Original Article

Marine Biotechnology

, Volume 10, Issue 6, pp 741-749

Open Access This content is freely available online to anyone, anywhere at any time.

EST and Mitochondrial DNA Sequences Support a Distinct Pacific Form of Salmon Louse, Lepeophtheirus salmonis

  • Ryosuke YazawaAffiliated withCentre for Biomedical Research, University of Victoria
  • , Motoshige YasuikeAffiliated withCentre for Biomedical Research, University of Victoria
  • , Jong LeongAffiliated withCentre for Biomedical Research, University of Victoria
  • , Kristian R. von SchalburgAffiliated withCentre for Biomedical Research, University of Victoria
  • , Glenn A. CooperAffiliated withCentre for Biomedical Research, University of Victoria
  • , Marianne Beetz-SargentAffiliated withCentre for Biomedical Research, University of Victoria
  • , Adrienne RobbAffiliated withCentre for Biomedical Research, University of Victoria
  • , William S. DavidsonAffiliated withDepartment of Molecular Biology and Biochemistry, Simon Fraser University
  • , Simon R. M. JonesAffiliated withPacific Biological Station, Fisheries and Oceans Canada Email author 

Abstract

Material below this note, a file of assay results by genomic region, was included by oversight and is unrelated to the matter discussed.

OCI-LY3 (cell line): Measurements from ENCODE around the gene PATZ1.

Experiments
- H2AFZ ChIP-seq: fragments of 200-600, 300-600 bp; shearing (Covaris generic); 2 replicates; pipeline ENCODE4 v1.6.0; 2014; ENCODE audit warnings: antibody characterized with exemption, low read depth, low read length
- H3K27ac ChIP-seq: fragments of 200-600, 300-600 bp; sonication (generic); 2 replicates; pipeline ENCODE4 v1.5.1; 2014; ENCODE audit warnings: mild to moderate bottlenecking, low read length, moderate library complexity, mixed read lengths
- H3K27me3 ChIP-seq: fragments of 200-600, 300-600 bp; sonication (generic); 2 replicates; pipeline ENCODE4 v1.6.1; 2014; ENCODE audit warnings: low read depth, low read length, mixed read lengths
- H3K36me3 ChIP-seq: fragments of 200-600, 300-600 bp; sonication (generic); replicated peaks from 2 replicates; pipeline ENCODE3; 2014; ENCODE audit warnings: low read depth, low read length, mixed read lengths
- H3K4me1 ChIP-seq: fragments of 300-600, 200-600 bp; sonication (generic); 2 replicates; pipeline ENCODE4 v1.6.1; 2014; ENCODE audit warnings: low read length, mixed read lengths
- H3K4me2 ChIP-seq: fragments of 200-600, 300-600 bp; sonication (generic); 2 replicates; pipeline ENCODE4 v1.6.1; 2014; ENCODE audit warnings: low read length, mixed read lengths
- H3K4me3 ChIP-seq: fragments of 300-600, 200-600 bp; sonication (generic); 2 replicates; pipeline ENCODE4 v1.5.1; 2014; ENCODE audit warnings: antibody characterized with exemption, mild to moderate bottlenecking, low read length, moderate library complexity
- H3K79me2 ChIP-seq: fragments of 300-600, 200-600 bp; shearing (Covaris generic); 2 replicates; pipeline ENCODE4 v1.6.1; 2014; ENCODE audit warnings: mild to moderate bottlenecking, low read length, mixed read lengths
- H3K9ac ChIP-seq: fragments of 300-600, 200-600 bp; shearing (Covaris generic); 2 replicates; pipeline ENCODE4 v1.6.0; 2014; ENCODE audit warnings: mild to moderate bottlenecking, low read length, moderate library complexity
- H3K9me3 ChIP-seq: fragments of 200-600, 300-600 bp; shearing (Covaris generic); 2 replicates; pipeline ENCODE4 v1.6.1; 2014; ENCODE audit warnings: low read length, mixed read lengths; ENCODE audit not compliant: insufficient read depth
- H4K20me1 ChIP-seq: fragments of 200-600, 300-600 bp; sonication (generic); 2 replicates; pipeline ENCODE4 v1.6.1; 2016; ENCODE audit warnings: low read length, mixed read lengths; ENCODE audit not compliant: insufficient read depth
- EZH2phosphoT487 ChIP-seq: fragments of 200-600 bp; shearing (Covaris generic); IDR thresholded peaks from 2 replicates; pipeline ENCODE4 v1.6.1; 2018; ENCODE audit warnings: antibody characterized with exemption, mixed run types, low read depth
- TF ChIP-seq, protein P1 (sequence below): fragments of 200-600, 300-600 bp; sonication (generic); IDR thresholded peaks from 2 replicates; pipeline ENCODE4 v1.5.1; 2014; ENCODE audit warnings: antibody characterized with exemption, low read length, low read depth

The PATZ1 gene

Nuclear deoxyribonucleic acid sequences from approximately 15,000 salmon louse expressed sequence tags (ESTs), the complete mitochondrial genome (16,148bp) of salmon louse, and 16S ribosomal ribonucleic acid (rRNA) and cytochrome oxidase subunit I (COI) genes from 68 salmon lice collected from Japan, Alaska, and western Canada support a Pacific lineage of Lepeophtheirus salmonis that is distinct from that occurring in the Atlantic Ocean. On average, nuclear genes are 3.2% different, the complete mitochondrial genome is 7.1% different, and 16S rRNA and COI genes are 4.2% and 6.1% different, respectively. Reduced genetic diversity within the Pacific form of L. salmonis is consistent with an introduction into the Pacific from the Atlantic Ocean. The level of divergence is consistent with the hypothesis that the Pacific form of L. salmonis coevolved with Pacific salmon (Onchorhynchus spp.) and the Atlantic form coevolved with Atlantic salmonids (Salmo spp.) independently for the last 2.5–11 million years. The level of genetic divergence coincides with the opportunity for migration of fish between the Atlantic and Pacific Ocean basins via the Arctic Ocean with the opening of the Bering Strait, approximately 5 million years ago. The genetic differences may help explain apparent differences in pathogenicity and environmental sensitivity documented for the Atlantic and Pacific forms of L. salmonis.

Keywords

Salmon lice Lepeophtheirus salmonis Expressed sequence tags (ESTs) Mitochondrial genome 16S rRNA Cytochrome oxidase subunit I (COI) gene